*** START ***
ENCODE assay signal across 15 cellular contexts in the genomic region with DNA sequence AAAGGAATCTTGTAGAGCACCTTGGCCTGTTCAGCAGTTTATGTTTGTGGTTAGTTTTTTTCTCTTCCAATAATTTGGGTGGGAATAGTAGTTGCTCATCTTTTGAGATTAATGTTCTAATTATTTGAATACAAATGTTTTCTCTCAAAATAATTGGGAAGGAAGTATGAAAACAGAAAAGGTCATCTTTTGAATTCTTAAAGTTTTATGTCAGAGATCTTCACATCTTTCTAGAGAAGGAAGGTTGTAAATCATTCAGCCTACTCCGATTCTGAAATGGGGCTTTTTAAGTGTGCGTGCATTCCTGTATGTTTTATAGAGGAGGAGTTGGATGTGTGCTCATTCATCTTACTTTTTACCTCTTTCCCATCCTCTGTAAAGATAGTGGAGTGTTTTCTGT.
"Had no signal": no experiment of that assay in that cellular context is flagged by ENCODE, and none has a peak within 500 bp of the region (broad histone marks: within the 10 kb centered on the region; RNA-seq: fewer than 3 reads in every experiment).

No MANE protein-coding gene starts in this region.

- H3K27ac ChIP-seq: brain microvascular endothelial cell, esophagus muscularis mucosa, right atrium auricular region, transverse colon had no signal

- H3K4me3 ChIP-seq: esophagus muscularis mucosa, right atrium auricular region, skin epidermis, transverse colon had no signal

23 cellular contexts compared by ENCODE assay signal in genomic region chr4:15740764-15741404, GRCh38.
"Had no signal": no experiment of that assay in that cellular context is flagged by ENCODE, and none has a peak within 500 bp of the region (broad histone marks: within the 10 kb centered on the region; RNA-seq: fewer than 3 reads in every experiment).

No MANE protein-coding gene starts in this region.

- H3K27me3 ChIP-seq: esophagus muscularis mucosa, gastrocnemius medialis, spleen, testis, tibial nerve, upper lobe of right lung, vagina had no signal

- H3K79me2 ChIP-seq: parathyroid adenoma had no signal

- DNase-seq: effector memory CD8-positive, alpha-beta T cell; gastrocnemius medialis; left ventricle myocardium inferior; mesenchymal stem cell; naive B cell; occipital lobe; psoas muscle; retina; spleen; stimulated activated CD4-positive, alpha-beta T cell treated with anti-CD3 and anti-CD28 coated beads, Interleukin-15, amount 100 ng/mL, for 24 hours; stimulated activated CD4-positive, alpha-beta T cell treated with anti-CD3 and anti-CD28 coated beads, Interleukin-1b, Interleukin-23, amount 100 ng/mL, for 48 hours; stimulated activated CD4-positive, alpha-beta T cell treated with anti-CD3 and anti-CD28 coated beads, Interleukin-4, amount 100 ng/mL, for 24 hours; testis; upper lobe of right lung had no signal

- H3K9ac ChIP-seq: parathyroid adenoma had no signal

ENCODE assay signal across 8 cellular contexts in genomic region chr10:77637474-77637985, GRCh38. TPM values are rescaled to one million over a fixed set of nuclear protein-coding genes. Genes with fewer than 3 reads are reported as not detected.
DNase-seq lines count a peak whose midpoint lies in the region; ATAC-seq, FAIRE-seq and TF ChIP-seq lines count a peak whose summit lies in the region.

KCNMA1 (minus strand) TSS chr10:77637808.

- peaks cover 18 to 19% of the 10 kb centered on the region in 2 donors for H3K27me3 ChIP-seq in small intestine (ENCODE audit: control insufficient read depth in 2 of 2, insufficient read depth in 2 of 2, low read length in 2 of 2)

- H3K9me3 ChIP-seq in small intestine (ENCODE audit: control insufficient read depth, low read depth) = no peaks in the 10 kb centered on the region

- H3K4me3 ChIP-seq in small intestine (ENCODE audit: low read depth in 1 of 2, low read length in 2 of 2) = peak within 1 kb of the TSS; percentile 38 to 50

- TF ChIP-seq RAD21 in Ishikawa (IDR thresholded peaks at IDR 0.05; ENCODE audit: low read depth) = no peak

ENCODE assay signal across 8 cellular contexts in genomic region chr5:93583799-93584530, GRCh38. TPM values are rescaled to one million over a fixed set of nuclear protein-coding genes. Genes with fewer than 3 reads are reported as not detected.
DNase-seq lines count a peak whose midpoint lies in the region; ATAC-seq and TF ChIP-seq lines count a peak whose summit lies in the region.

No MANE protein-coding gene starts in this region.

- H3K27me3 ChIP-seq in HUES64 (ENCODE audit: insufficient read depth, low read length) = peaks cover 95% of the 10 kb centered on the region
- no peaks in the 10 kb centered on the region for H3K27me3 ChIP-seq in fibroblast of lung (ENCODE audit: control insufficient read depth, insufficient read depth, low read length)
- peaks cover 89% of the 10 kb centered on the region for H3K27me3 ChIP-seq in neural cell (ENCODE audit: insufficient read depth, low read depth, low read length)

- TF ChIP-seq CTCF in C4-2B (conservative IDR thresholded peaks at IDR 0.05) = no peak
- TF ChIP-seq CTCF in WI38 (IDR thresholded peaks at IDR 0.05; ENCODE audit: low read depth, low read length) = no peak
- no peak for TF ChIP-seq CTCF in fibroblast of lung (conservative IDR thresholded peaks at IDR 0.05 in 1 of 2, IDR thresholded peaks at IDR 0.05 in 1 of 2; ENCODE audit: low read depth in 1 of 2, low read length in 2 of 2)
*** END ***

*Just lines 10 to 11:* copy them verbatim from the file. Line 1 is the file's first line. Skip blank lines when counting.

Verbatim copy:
- H3K79me2 ChIP-seq: parathyroid adenoma had no signal

- DNase-seq: effector memory CD8-positive, alpha-beta T cell; gastrocnemius medialis; left ventricle myocardium inferior; mesenchymal stem cell; naive B cell; occipital lobe; psoas muscle; retina; spleen; stimulated activated CD4-positive, alpha-beta T cell treated with anti-CD3 and anti-CD28 coated beads, Interleukin-15, amount 100 ng/mL, for 24 hours; stimulated activated CD4-positive, alpha-beta T cell treated with anti-CD3 and anti-CD28 coated beads, Interleukin-1b, Interleukin-23, amount 100 ng/mL, for 48 hours; stimulated activated CD4-positive, alpha-beta T cell treated with anti-CD3 and anti-CD28 coated beads, Interleukin-4, amount 100 ng/mL, for 24 hours; testis; upper lobe of right lung had no signal